5. After the First Temple was destroyed, the priests returned the keys to God

Taanit 29a describes a remarkable scene that took place as the First Temple was being destroyed by the Babylonians:

When the Temple was destroyed for the first time, many groups of young priests gathered together with the Temple keys in their hands. And they ascended to the roof of the Sanctuary and said before God: Master of the Universe, since we did not merit to be faithful treasurers, and the Temple is being destroyed, let the Temple keys be handed to You. (Taanit 29a)

The priests’ final act of divine service was to throw the keys up to heaven, where a divine hand reached out of the clouds to catch them. Then the priests threw themselves into the flames consuming the Temple.

6. The Temple was enormous

Picturing something the size of a synagogue? Not even close. In the first century, when Herod renovated the Temple, he began by building a retaining wall around the Temple Mount and then constructing a platform over the top, turning the mount into a four-sided plateau 37 acres in area. 

Pictured: A 1:50 scaled model of the Second Temple and the Old City as it is believed to have looked in 66 CE. The model is located at the Israel Museum in Jerusalem, Israel.

The Temple complex itself contained a series of courtyards surrounding the central room, the Holy of Holies, which was only entered once a year, on Yom Kippur, by the high priest. In addition to the large courtyards and Holy of Holies, the Temple complex contained many other storage and administrative rooms, plus numerous ritual baths for purification. The whole system was fed by an aqueduct that brought water from 10 kilometers away, and it was protected by high walls and a series of gates.

To get a sense of the scale, consider that the Kotel, the famous Western Wall that is a central Jewish holy site, is what remains of just a piece of the western side of the retaining wall built around the Temple Mount.

The Western Wall in Jerusalem. (Photo by Anton Mislawsky)

7. The Temple was messy — and smelly

The primary purpose of the Temple and its staff (the priests and Levites) was to offer sacrifices to God. It was open for business 365 days a year. Many of these sacrifices were animals that were brought live into the Temple and slaughtered in the courtyard before some or all of their flesh and/or blood was offered on the altar. On pilgrimage festivals, all of Israel came from near and far to offer sacrifices. As a result, the courtyard of the Temple ran almost constantly with animal blood, while the smell of sacrifices on the fire probably pervaded most of Jerusalem. (The smell was largely the point — that fragrant smoke is what went up to God.)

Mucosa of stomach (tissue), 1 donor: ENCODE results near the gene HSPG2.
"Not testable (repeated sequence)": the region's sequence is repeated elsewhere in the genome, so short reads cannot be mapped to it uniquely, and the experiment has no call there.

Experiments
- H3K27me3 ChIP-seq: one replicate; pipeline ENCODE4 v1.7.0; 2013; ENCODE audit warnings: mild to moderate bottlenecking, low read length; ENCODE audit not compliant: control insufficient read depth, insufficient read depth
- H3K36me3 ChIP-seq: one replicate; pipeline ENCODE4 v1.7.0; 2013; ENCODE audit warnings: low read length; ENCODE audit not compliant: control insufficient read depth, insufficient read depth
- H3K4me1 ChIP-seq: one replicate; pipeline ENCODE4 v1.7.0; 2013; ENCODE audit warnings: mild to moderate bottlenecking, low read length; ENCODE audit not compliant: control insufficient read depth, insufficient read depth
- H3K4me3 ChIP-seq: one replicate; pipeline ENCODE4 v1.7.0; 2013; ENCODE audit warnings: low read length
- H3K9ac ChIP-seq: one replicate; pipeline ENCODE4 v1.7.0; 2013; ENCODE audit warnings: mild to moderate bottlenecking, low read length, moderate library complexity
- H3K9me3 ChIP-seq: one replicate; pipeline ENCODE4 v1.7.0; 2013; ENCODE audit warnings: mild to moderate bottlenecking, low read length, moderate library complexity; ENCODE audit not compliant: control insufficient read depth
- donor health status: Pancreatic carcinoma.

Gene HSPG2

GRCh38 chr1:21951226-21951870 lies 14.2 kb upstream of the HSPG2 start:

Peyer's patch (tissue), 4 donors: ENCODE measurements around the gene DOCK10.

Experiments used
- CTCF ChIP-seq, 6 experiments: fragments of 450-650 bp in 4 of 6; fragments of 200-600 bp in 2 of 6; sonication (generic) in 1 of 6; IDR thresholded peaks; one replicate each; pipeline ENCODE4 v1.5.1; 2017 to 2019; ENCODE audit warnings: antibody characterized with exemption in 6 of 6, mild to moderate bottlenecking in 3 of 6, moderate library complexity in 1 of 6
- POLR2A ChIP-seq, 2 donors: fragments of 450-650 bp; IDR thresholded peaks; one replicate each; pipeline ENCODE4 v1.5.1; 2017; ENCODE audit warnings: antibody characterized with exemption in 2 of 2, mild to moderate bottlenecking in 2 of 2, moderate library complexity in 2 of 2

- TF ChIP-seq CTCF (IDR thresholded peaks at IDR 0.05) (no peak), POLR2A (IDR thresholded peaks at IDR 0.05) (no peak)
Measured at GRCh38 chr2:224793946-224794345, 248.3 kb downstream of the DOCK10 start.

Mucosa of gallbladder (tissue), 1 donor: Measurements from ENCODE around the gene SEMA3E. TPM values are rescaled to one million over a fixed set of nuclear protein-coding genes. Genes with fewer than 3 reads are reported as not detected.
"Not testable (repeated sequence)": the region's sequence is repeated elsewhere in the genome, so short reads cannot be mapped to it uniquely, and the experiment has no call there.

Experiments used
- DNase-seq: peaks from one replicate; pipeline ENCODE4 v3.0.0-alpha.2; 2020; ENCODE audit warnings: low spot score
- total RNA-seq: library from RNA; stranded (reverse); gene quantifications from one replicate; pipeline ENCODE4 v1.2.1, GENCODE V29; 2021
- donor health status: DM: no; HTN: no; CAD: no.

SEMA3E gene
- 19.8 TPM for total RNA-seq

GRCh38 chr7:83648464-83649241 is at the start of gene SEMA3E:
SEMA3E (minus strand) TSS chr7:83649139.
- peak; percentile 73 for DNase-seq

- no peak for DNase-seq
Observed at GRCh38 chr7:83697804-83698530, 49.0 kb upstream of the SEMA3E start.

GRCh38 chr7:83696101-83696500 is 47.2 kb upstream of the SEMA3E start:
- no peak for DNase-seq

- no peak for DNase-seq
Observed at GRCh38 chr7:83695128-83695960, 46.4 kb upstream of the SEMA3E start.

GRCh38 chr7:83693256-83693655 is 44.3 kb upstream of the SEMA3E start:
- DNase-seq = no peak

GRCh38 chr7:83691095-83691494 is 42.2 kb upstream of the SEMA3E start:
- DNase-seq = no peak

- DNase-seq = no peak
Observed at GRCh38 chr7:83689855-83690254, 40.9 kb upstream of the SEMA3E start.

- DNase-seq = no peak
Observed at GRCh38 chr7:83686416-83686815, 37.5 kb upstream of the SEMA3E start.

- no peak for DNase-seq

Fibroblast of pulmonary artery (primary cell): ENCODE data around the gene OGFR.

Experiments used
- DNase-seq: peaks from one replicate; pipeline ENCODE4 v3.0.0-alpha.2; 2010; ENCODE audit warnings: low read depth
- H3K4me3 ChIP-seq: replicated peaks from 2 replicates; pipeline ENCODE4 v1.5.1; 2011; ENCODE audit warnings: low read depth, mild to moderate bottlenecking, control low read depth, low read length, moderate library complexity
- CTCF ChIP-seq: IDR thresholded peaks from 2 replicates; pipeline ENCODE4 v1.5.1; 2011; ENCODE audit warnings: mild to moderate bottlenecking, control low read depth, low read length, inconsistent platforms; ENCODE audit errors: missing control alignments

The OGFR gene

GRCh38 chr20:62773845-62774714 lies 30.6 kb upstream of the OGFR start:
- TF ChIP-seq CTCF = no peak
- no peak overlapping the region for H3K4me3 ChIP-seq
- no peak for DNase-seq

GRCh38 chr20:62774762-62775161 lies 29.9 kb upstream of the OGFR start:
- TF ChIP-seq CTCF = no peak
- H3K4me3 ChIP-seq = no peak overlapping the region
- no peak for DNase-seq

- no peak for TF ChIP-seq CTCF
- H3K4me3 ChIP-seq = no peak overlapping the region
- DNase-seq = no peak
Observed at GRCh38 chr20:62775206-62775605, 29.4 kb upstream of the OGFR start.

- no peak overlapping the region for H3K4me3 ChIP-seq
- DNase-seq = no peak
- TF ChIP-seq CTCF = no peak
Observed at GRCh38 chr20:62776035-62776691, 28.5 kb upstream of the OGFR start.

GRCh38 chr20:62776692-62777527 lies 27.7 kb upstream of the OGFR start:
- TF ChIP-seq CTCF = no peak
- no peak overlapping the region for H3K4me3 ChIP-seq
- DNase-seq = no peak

Some sacrificial blood was carefully collected and sprinkled on the altar as part of the ritual. Much of it, however, was rinsed away via channels that were built into the floor and conducted it out to the nearby Kidron River. The water of this river, enriched by this blood, was sold to farmers as fertilizer (Mishnah Yoma 5:6). Despite this impressive ancient plumbing system, the Temple stones required regular deep cleaning. Mishnah Middot chapter 3 indicates that there was also a schedule for whitewashing the stones of the Temple, as well as the altar and ramp leading up to it. 

8. The Second Temple was missing a few key items

In Tractate Yoma of the Babylonian Talmud, the Gemara lists significant items in the First Temple that were not in the Second Temple:

The Ark of the Covenant, and the Ark cover upon it, and the cherubs that were on the cover; fire; and the Divine Presence; and the Divine Spirit; and the urim v’tummim (the stones in the high priest’s breastplate). (Yoma 21b)

Some of the most religiously charged items in the First Temple were apparently already lost to history in the time of the Second Temple. Whereas the first Holy of Holies contained the Ark of the Covenant that housed the Ten Commandments Moses had brought down from Sinai (both pairs: the one he smashed when he discovered the Golden Calf and its replacement), the second Holy of Holies stood empty. Likewise, the special stones the high priest used for divination purposes (urim v’tummim). Even God’s presence, this text suggests, which literally dwelt in the First Temple, was absent from the second.